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John Hailer on Philanthropy With a Corporate Approach

As a seasoned philanthropist, John Hailer has more than 10 years of experience working on charity giving initiatives. When he worked at Natixis, John Hailer supervised the company’s charitable branch. Hailer, Chairman of Diffractive Managers Group, is now promoting the idea of philanthropic giving that was so effective while he was working at Natixis.

The newest industrial abbreviation in the field of charity is ESG, which stands for ecological, social, and global. It is a viewpoint on the impact that places less emphasis on financial gain and more emphasis on the real impact that a charity may have on the neighborhood it intends to help. Measures that are not simply concerned with financial metrics are becoming more popular. John Hailer has a lot to offer on how philanthropic organizations may have the most impact since he has years of expertise.

Establish a Sharp Focus

Having a laser focus on your agency’s goals is the first step, according to Hailer. In-depth discussions with everybody from corporate executives to departmental personnel were a big part of his time at Natixis, where he learned the importance of pinpointing the specific areas where help is required. In the case of Natixis, these areas were those in which the company already had business. Hailer suggests, “Use a corporate approach. Do not try to reach too far and then use up all your resources. Recognize that smaller, more focused efforts often result in the most amazing accomplishments.

What Does Success Look Like?

In Hailer‘s opinion, it is essential to define success in advance for the benefit of all parties. Objectives must be specific and measurable, just like at work. This tactic will help to nurture both employee and fundraising motivation. The majority of people love donating to charities and feeling good about making a real difference. When charitable and fundraising goals are made public, it inspires participation and a sense of significant influence among the general public and workers. Each participant can feel that their personal support is necessary for the charitable project to succeed. “Employee participation was given top priority at Natixis, and as a result, our staff members’ involvement increased significantly. Our team members were able to connect to the project as a whole since we made our aims apparent to them,” says Hailer.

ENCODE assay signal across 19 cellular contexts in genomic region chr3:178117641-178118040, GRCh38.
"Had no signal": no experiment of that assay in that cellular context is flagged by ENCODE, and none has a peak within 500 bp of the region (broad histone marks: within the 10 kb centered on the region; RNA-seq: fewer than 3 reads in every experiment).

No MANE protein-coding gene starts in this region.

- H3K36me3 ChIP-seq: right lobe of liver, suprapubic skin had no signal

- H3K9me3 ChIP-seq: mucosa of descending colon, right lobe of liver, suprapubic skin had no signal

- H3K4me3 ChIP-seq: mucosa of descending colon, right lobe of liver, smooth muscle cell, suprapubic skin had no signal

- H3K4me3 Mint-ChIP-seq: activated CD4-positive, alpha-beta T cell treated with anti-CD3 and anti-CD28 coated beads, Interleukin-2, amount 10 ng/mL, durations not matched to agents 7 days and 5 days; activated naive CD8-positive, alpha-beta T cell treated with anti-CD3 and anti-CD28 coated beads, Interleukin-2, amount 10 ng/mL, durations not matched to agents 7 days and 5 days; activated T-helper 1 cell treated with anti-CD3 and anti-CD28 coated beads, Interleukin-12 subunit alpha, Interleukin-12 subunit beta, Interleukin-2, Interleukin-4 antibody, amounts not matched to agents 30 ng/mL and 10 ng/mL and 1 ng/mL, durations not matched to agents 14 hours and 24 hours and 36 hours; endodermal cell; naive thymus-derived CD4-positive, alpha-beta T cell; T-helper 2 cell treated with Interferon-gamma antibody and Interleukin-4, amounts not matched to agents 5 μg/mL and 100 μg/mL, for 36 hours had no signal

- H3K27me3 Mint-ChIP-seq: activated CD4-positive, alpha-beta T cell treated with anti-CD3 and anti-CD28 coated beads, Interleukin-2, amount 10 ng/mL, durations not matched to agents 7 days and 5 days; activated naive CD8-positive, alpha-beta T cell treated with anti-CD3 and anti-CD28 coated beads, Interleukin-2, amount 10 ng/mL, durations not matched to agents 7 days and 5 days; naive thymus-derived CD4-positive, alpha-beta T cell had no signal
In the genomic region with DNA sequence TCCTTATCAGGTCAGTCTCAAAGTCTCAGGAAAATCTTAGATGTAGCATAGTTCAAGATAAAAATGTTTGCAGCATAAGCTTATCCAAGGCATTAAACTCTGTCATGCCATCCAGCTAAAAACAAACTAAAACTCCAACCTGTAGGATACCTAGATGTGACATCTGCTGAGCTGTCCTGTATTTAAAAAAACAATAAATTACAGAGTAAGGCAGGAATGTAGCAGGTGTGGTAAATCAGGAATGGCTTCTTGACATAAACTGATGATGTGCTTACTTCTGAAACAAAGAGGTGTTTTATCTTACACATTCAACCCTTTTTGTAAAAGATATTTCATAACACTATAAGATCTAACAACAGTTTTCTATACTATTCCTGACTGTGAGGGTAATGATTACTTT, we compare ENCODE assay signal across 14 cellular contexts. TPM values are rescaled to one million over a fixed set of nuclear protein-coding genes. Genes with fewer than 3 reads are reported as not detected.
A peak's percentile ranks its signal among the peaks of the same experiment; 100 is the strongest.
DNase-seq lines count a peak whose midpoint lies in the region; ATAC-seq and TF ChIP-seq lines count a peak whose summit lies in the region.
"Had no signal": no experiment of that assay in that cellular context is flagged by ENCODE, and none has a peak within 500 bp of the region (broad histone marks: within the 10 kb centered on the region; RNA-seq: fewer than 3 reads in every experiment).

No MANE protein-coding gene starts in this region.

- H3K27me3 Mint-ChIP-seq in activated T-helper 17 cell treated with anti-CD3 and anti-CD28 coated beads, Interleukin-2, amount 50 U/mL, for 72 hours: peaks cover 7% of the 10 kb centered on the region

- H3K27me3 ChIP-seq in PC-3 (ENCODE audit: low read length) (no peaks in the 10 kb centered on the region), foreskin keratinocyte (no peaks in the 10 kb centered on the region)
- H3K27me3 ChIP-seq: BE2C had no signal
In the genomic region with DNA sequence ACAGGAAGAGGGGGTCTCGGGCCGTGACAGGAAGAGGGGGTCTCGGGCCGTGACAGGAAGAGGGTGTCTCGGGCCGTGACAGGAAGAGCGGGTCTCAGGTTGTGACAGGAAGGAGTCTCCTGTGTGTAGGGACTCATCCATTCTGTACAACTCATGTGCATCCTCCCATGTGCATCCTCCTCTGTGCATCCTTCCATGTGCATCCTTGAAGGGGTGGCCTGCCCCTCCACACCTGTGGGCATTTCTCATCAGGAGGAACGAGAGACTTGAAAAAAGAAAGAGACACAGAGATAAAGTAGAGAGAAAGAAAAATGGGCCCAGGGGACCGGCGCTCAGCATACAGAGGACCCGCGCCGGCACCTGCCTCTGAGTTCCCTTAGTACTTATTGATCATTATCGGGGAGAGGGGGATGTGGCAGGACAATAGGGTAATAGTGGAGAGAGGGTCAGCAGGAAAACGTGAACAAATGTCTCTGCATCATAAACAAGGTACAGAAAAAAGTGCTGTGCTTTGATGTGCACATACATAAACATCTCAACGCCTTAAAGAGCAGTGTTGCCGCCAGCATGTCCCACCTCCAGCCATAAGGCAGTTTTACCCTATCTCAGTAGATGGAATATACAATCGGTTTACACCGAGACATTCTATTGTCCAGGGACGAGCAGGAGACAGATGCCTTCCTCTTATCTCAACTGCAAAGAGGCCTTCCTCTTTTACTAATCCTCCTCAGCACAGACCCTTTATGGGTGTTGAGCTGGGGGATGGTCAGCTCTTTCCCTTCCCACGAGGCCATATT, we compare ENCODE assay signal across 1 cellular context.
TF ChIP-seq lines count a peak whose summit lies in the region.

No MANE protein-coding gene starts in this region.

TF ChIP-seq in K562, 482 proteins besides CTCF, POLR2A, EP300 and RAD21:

Pay Special Attention to Skill-Based Volunteerism

Hailer contends that humanitarian organizations may make a lasting impact by carefully matching their objectives to their capacity. Real competence is what could make charitable organizations work more smoothly and achieve their objectives. Nonprofit organizations should use the concept of skills-based volunteering to recruit professionals with the precise set of talents they need. Every volunteer is useful in terms of labor, just as in the business world, but those with special skills can have a big impact on how quickly and successfully an organization might achieve its goals.

John Hailer managed Natixis’ charitable branch for more than ten years while adhering to these same values. He believes that all humanitarian organizations could benefit from operating in a businesslike manner. According to Hailer, “with these tactics, we were able to get rid of silo-mentality and develop a strong culture that brought true results.”